HUFFINGTON POST

Civilians Fleeing Gaza City Neighborhood After Israeli Strike Say They Have Nowhere To Go

Palestinian families who fled their homes from Shijaiyah neighborhood, arrive to Gaza City, northern Gaza Strip, Sunday, July
Palestinian families who fled their homes from Shijaiyah neighborhood, arrive to Gaza City, northern Gaza Strip, Sunday, July 20, 2014. Hundreds of panicked residents have fled the neighborhood which they say has come under heavy tank fire from Israeli forces. Some reported seeing dead and wounded in the streets, with ambulances unable to reach the area. Israel widened its ground offensive early Sunday, sending more troops into the Hamas-ruled territory to destroy tunnels used by the Islamic militants to try to sneak into Israel. (AP Photo/Adel Hana)

GAZA CITY -- Just after sunrise on Sunday, Zeinab, a young Palestinian mother, ran out of her house in Gaza City's Shijaiyah neighborhood with her husband and barefoot 5-year-old daughter. With the sound of Israeli drones overhead and air strikes and tank shelling all around, Zeinab watched as her neighbors poured into the streets and began to run. So she did the same.

“We were running, and [the Israeli Army] was attacking behind us,” she said, sitting within the safety of al-Shifa Hospital’s compound in central Gaza City, over three miles away from Shijaiyah. “There were dead people around us.” Frantic families, many shellshocked and inconsolable, stood around Zeinab, not knowing where to go or what to do next.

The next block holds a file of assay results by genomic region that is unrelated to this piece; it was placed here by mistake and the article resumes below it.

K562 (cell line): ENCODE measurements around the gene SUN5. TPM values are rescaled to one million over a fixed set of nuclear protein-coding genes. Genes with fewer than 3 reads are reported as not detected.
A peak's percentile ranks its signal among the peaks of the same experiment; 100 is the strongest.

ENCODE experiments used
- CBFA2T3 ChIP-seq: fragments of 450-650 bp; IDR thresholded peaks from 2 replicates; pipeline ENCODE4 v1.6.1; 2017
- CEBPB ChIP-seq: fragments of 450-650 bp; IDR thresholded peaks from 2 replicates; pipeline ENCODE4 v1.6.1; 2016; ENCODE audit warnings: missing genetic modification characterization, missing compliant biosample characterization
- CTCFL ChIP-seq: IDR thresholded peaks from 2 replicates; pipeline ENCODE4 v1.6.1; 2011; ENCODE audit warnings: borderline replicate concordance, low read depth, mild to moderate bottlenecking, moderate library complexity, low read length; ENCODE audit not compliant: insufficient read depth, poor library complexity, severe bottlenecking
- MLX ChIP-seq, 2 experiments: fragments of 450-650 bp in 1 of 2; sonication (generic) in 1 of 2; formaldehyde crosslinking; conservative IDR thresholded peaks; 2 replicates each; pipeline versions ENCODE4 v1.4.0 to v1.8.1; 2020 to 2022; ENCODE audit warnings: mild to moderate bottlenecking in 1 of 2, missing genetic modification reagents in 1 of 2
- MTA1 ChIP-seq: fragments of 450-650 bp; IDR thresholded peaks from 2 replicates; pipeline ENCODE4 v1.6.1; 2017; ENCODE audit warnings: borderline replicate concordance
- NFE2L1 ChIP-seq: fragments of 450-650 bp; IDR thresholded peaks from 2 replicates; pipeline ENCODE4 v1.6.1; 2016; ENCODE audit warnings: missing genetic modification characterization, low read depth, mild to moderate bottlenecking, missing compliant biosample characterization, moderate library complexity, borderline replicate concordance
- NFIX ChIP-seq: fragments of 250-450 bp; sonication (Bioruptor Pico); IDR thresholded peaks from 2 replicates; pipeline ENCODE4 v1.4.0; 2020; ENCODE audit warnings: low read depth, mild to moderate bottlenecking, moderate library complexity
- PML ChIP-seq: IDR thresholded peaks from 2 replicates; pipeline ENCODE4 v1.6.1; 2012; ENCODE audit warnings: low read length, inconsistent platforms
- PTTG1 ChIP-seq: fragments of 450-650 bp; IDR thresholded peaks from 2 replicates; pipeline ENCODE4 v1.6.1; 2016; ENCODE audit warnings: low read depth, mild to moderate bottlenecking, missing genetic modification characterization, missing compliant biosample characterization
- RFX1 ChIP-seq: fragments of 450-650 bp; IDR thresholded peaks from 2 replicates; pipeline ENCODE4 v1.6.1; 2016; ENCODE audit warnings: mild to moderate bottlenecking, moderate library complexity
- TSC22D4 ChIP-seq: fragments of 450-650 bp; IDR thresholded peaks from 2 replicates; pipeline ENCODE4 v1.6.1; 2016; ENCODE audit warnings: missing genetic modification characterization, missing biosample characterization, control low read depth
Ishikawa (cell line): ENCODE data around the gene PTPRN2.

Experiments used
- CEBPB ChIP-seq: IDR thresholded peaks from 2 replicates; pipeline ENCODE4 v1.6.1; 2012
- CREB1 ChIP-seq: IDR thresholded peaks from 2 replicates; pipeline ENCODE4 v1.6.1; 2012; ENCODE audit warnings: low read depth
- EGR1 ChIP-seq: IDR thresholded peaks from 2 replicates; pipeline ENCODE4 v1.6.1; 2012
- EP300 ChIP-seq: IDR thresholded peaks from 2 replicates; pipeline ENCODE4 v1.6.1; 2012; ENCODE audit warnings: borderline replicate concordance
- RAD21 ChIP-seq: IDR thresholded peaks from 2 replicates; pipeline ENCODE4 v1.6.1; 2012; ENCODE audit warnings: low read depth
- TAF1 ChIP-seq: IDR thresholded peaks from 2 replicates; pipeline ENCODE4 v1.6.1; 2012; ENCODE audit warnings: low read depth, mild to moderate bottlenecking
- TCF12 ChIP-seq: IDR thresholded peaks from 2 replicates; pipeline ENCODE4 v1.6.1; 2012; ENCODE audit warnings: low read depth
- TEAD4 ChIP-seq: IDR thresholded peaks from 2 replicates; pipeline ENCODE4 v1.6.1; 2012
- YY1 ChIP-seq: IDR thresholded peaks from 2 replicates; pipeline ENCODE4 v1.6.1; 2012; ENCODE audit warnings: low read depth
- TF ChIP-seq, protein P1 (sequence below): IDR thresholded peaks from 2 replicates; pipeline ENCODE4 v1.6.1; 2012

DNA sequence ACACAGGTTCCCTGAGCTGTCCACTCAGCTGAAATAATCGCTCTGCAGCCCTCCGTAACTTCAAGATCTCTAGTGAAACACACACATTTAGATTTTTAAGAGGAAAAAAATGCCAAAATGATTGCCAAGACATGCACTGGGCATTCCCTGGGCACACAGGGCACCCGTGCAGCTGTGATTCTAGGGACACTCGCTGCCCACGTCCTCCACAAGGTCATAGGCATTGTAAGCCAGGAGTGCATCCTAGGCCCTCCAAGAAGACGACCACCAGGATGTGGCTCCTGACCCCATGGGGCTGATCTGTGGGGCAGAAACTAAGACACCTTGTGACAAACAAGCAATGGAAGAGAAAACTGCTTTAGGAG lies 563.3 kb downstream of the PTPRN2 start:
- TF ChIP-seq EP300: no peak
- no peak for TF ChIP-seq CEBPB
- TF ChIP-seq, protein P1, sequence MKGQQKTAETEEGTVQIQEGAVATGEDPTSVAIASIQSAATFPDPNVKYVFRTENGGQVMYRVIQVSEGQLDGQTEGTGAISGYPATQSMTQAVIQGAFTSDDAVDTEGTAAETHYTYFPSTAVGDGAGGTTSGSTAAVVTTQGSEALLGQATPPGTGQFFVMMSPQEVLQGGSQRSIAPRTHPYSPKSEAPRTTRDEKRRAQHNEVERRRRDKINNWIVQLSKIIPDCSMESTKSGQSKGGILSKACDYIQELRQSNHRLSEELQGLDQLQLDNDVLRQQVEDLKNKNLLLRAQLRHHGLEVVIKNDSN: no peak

Thousands of Shijaiyah residents, some in bulldozers and the trunks of cars, others on foot and in wheelchairs, fled to central Gaza City Sunday as Israel escalated its ground offensive and targeted the crowded Gaza City neighborhood. The Palestinian Health Ministry reported that 87 Palestinians were killed in the attack, and Israel said 13 of its soldiers were killed. At least 417 Palestinians, most of them civilians, have been killed in the two weeks of fighting.

The Israeli military says it gave adequate warning to civilians to evacuate the area, but many residents, along with Palestinians in the rest of Gaza, say they have nowhere safe left to go. People in parts of the south, middle and north of Gaza have been told to leave their homes, but cash-strapped UNRWA, the UN agency that aids Palestinian refugees, says it is running out of space and supplies to support Gaza's mass internally displaced population.

UNRWA spokesman Chris Gunness said in a statement that 63,173 people have sought safe sanctuary with UNRWA in 55 shelters across the Gaza Strip.

The totals are "more people than in the fighting five years ago," during Israel's last major incursion into Gaza, Gunness said. “The number has tripled in the last three days, reflecting the intensity of the conflict and the inordinate threats the fighting is posing to civilians.” UNRWA said its supplies could run out Sunday, and the agency is desperately asking for funding to support its relief efforts.

palestine refugees
Saad, a 66-year-old Palestinian man, is pushed in his wheelchair from Shijaiyah to Gaza City, four miles away, fleeing the Israeli strike on his neighborhood.